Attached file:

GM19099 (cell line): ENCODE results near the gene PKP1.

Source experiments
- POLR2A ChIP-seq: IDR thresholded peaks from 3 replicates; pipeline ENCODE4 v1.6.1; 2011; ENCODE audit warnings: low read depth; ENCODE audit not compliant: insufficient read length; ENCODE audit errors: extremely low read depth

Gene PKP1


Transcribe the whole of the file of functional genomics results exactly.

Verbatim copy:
GM19099 (cell line): ENCODE results near the gene PKP1.

Source experiments
- POLR2A ChIP-seq: IDR thresholded peaks from 3 replicates; pipeline ENCODE4 v1.6.1; 2011; ENCODE audit warnings: low read depth; ENCODE audit not compliant: insufficient read length; ENCODE audit errors: extremely low read depth

Gene PKP1